1. Family: Actinidiaceae Engl. & Gilg
    1. Genus: Actinidia Lindl.
      1. Species: Actinidia chinensis Planch.
        1. Actinidia chinensis var. deliciosa (A.Chev.) A.Chev.

        This attractive climber is grown in temperate gardens for its large heart-shaped leaves and creamy-white, scented flowers, but throughout much of the world it is better known as a commercial fruit.

    [KSP]

    Kew Species Profiles

    General Description
    Although native to China, it was commercialisation of this climber in New Zealand (and clever marketing under the name kiwi fruit) that made it the popular and widespread fruit it is today.

    This attractive climber is grown in temperate gardens for its large heart-shaped leaves and creamy-white, scented flowers, but throughout much of the world it is better known as a commercial fruit.

    The species was considered to be a variety of Actinidia latifolia, namely A. latifolia var. deliciosa when first described in 1940 by the French botanist Auguste Jean Baptiste Chevalier (1873–1956). It achieved full species status in 1984 when Liang and Ferguson published the name Actinidia deliciosa but is now referred to as a variety of A. chinensis. Another wild relative, A. kolomikta, also has edible fruits.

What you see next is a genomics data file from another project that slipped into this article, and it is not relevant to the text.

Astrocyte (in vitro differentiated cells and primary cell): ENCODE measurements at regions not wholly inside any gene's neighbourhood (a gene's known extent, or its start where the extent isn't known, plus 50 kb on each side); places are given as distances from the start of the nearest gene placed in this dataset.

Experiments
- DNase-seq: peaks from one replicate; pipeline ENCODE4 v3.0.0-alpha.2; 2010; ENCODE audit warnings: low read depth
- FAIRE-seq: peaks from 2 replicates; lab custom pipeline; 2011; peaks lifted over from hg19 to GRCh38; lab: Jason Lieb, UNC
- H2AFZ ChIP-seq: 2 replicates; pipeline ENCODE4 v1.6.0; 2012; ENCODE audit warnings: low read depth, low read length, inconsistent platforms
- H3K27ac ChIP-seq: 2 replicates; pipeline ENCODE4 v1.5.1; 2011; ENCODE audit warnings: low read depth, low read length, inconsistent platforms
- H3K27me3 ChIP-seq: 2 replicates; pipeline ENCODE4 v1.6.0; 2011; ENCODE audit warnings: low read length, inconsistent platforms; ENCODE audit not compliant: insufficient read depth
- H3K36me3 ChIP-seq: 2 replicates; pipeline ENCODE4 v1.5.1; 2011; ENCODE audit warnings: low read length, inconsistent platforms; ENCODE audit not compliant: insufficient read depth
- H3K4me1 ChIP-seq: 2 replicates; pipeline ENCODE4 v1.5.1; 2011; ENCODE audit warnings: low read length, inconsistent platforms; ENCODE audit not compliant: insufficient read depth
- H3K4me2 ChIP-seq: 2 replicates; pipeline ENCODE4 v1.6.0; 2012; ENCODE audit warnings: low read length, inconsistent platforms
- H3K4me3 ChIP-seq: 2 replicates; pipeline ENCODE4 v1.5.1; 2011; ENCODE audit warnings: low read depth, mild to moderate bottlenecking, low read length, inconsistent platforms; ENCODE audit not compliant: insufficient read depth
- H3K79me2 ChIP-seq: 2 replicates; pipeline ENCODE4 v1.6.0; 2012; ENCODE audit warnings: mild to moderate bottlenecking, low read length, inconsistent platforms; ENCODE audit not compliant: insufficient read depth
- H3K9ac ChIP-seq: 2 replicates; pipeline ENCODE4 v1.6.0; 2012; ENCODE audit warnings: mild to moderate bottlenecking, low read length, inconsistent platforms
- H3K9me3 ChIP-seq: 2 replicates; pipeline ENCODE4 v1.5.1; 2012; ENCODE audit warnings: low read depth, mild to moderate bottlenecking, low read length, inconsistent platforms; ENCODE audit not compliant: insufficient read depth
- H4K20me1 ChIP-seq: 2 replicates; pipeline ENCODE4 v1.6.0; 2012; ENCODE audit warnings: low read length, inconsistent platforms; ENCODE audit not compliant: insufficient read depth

Species Profile
    Geography and distribution

    Native to China, mainly in the southern and central parts, in mountain forests at 800–1400 m. Actinidia deliciosa is widely cultivated in many countries, including New Zealand, Brazil, Chile and Italy. The most common cultivar in commercial production is ‘Hayward’.

    Description

    Overview: A dioecious (individual plants are either male or female), vigorous woody vine with large, leathery heart-shaped green leaves up to 25 cm across, which turn a reddish colour in autumn.

    Flowers: Creamy-white to yellow, slightly scented and up to around 5 cm across. They are produced in the leaf axils in May–June and pollinated by bees. Female plants bear fruit if pollinated. Self-fertile cultivars have been bred.

    Fruits: The well-known fruit is a brown-skinned, oval berry, up to 8 cm long, covered with fine hairs. The edible flesh is bright green with numerous tiny black seeds.

    The Chinese gooseberry becomes a kiwi

    A New Zealand teacher, Mary Isabel Fraser, is credited with introducing Actinidia deliciosafrom China to her homeland in 1904 after returning from a visit to a Chinese mission in Yichang on the Yangtze River. She arrived back in New Zealand with seeds of what was then called Chinese, or Ichang, gooseberry, and from these a local nurseryman produced plants that first fruited in 1910.

    However, large scale commercial fruit production for the international market did not begin until the 1970s when the fruits of improved varieties were successfully marketed using the name kiwi fruit. The crop is now grown not only in New Zealand but also in Brazil, Chile, Australia, Italy (the world’s top producer) and elsewhere. In New Zealand it has escaped from cultivation and is considered to be potentially invasive in forests.

    Uses